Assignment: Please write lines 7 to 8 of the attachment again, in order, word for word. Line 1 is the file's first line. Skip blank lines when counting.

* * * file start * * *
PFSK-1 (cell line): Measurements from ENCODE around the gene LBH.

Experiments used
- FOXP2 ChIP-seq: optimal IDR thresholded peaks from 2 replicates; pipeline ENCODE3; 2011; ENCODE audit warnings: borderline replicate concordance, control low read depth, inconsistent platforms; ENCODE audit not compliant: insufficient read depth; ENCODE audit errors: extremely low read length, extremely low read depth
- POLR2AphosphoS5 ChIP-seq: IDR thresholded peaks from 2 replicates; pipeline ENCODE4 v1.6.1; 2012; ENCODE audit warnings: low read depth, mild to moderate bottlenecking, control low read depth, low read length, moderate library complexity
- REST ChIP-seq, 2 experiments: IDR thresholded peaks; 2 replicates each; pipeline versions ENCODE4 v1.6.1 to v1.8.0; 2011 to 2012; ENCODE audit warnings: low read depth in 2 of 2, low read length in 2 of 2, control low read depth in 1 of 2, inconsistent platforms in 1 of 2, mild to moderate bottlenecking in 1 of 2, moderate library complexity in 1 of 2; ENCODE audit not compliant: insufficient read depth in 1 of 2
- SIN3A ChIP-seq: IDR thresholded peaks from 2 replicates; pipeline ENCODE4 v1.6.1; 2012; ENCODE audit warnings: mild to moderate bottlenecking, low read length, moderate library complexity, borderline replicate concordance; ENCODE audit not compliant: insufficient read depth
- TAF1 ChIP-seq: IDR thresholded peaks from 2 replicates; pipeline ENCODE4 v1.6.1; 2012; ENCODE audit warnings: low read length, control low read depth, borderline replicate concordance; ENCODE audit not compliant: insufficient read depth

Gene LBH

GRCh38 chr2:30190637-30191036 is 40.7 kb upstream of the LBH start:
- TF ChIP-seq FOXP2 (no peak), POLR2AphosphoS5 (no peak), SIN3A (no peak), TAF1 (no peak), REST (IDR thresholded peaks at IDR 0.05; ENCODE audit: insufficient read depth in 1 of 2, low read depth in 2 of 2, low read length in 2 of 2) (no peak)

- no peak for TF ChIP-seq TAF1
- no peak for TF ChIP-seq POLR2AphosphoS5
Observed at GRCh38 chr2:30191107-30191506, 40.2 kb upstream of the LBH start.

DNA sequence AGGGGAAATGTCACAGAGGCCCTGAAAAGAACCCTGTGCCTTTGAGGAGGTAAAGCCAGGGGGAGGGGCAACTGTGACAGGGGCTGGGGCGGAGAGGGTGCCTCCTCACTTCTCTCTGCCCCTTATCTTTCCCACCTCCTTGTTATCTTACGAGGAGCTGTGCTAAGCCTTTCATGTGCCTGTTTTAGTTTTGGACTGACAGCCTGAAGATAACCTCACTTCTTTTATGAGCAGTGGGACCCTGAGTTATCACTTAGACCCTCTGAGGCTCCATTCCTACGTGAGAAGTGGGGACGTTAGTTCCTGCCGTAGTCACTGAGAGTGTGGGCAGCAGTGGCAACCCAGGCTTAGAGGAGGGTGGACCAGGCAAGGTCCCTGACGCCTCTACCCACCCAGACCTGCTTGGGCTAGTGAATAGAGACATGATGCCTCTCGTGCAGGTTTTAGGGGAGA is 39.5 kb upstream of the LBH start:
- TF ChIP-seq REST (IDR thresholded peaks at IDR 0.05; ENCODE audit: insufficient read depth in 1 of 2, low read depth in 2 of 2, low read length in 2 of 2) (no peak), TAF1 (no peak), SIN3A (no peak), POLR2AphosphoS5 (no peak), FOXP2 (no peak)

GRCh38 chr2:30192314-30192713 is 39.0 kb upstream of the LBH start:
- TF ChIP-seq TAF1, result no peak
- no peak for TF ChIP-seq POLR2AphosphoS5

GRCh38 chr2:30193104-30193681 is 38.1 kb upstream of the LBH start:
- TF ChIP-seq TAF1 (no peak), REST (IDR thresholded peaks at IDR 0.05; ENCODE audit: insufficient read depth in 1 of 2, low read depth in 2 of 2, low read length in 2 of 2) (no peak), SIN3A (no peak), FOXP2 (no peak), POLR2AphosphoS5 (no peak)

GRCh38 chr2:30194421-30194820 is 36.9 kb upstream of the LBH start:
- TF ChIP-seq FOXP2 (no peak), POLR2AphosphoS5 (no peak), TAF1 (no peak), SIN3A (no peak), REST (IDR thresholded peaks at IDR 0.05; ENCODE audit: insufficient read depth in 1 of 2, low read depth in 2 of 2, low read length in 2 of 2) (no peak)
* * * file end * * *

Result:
- TAF1 ChIP-seq: IDR thresholded peaks from 2 replicates; pipeline ENCODE4 v1.6.1; 2012; ENCODE audit warnings: low read length, control low read depth, borderline replicate concordance; ENCODE audit not compliant: insufficient read depth

Gene LBH